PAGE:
Age, Biography and Wiki

John Herbert Dillinger (The Jackrabbit, Gentleman John) was born on 22 June, 1903 in Indianapolis, Indiana, USA, is an Actor. Discover John Dillinger's Biography, Age, Height, Physical Stats, Dating/Affairs, Family and career updates. Learn How rich is He in this year and how He spends money? Also learn how He earned most of John Dillinger networth?

Popular As John Herbert Dillinger (The Jackrabbit, Gentleman John)
Occupation actor
Age 31 years old
Zodiac Sign Cancer
Born 22 June 1903
Birthday 22 June
Birthplace Indianapolis, Indiana, USA
Date of death 22 July, 1934
Died Place Chicago, Illinois, USA
Nationality USA

We recommend you to check the complete list of Famous People born on 22 June. He is a member of famous Actor with the age 31 years old group.

John Dillinger Height, Weight & Measurements

At 31 years old, John Dillinger height is 5' 7" (1.7 m) .

Physical Status
Height 5' 7" (1.7 m)
Weight Not Available
Body Measurements Not Available
Eye Color Not Available
Hair Color Not Available

Who Is John Dillinger's Wife?

His wife is Beryl Hovious (12 April 1924 - 20 June 1929) ( divorced)

Parents Not Available
Wife Beryl Hovious (12 April 1924 - 20 June 1929) ( divorced)
Sibling Not Available
Children Not Available

John Dillinger Net Worth

His net worth has been growing significantly in 2021-2022. So, how much is John Dillinger worth at the age of 31 years old? John Dillinger’s income source is mostly from being a successful Actor. He is from USA. We have estimated John Dillinger's net worth , money, salary, income, and assets.

Net Worth in 2022 $1 Million - $5 Million
Salary in 2022 Under Review
Net Worth in 2021 Pending
Salary in 2021 Under Review
House Not Available
Cars Not Available
Source of Income Actor

John Dillinger Social Network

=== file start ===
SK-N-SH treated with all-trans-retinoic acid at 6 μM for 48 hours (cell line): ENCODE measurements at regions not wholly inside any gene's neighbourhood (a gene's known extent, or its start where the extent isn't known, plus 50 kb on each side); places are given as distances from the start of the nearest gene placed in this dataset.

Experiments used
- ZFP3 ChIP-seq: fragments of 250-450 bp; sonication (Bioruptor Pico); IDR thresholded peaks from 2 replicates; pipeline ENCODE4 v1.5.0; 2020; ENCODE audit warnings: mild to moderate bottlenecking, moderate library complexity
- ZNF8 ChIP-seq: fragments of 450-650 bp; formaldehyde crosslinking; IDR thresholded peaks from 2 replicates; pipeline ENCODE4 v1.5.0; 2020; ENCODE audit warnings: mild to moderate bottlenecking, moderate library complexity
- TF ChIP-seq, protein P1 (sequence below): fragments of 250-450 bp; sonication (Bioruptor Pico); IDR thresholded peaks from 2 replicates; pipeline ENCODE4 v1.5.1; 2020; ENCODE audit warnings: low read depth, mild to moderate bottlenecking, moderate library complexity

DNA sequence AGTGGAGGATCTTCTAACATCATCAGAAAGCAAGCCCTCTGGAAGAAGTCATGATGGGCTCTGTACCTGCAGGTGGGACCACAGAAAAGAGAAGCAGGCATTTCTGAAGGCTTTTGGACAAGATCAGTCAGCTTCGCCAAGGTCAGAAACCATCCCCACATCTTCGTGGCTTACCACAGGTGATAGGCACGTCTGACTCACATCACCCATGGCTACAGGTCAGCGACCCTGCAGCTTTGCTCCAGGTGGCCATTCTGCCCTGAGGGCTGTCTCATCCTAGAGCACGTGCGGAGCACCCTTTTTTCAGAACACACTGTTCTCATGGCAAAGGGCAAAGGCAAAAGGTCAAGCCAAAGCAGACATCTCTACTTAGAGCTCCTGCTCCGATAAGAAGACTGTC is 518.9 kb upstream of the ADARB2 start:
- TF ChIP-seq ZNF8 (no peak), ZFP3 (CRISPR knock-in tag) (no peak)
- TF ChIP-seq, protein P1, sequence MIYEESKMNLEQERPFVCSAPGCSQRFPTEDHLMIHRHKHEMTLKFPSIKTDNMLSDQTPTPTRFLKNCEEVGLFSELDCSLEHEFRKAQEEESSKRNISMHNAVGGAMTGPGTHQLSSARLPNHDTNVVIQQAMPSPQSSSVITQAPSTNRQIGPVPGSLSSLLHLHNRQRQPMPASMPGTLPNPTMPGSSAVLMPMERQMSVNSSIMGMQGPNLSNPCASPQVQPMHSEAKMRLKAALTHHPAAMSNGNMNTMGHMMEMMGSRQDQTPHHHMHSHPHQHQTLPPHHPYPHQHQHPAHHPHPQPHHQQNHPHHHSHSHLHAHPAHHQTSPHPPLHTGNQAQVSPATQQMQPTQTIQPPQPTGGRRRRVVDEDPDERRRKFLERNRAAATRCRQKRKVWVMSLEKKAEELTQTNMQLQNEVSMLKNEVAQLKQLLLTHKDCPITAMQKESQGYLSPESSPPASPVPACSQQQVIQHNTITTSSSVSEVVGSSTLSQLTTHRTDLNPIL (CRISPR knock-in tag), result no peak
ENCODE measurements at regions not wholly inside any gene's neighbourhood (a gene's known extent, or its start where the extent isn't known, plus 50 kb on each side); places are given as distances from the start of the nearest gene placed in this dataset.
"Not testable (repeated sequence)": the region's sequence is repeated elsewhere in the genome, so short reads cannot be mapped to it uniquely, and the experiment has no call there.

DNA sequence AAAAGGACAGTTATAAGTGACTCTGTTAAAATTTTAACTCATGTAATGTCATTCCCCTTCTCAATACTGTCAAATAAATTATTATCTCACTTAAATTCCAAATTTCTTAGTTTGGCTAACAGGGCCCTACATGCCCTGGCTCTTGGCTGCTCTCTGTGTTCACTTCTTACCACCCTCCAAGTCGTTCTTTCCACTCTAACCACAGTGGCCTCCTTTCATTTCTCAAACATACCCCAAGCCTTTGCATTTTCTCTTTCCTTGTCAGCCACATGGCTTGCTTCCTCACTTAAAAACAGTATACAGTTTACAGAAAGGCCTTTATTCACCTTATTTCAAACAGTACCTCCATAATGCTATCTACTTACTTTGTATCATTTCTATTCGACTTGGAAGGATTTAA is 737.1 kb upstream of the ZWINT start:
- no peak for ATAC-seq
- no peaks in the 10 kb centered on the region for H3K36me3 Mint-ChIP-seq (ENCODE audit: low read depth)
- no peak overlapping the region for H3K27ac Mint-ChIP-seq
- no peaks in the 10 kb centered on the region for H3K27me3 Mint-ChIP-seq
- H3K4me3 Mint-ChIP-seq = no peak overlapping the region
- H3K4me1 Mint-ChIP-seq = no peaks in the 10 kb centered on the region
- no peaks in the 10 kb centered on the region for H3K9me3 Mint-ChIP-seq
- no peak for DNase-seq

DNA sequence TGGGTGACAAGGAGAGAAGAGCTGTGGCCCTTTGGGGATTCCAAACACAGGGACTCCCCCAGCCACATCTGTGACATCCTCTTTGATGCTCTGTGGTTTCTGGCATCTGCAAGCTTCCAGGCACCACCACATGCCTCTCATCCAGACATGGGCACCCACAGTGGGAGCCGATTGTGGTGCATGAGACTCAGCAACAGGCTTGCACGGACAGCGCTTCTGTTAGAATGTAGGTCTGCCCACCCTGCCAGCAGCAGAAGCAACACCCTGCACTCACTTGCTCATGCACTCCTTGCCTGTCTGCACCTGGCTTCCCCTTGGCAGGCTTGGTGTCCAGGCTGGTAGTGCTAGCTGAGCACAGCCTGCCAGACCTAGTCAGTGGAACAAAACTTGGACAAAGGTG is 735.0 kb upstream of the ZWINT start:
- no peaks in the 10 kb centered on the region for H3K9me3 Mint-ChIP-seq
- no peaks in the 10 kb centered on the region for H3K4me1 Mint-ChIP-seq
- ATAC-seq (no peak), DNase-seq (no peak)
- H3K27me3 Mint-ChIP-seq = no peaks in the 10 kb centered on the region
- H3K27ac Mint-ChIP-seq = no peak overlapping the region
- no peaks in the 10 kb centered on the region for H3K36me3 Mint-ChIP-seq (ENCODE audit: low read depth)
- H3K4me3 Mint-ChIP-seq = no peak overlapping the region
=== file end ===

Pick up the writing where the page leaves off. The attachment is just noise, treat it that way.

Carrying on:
In January of 1934 they decided to temporarily split up, with Pierpont, Clark and Makley heading for Tucson, AZ, and Dillinger and "Red" Hamilton heading back to Chicago. It was there that John committed his one and only murder. During the robbery of the East Chicago (Indiana) bank, an alarm went off, and the arrival of police forced Dillinger and Hamilton to take hostages to escape. As they were leaving the bank, a patrolman named Patrick O'Malley fired at the exposed Dillinger, only to have his bullets bounce of the bandit's bulletproof vest. In a fit of anger, Dillinger--carrying a Thompson submachine gun--shot and killed O'Malley. The resulting gun battle with other officers resulted in Hamilton being wounded before the pair managed to escape. Once Red was tucked away in a safe house where he could get medical aid, Dillinger reunited with the others in Tucson. Unbeknownst to Dillinger, however, Tucson police had taken notice of Pierpont, Makley and Clark, whose fancy clothes, flashy girlfriends and heavy suitcases (which carried their guns and robbery proceeds) aroused their suspicion. When police discovered their true identities they quickly arrested the gang, and when Dillinger arrived in Tucson he was arrested, too. Extradited back to Indiana to stand trial for the murder of Officer O'Malley, Dillinger was found guilty at a lengthy trial (in which his defense was that he wasn't in Chicago at the time), sentenced to death and returned to Michigan City Prison, where he was placed on Death Row. However, in transit to Michigan City he was held overnight at a jail in Crown Point, IN, where he pulled off one of the great jailbreaks of all time by carving a "pistol" out of a bar of soap and coloring it black with shoe polish, fooling his jailers into thinking it was a real gun (adding insult to injury, he escaped in the town sheriff's personal car). Although the fake gun story may be apocryphal, it was a fact that the most notorious criminal in America was on the loose again. Reuniting with Van Meter and Hamilton, and joining forces with the infamous Baby Face Nelson (born Lester Gillis) and his gang, the new "Super Gang"--as the press had dubbed them--robbed banks in Illinois, Wisconsin and Iowa. This time, though, they were dealing with more than local police. Since their robbery spree had crossed state lines--a federal offense--they were now subject to pursuit by the Federal Bureau of Investigation (FBI). Despite the fact that every lawman in the country was looking for him and that his picture was on every magazine and newspaper, John defied the logic of "laying low" by making a surprise visit to his father and relatives during a Sunday gathering at the family farm while FBI agents had the place under surveillance (he even posed for a now-famous photo in which he laughed and held a tommy gun in one hand and a wooden gun in the other). Eventually settling in St.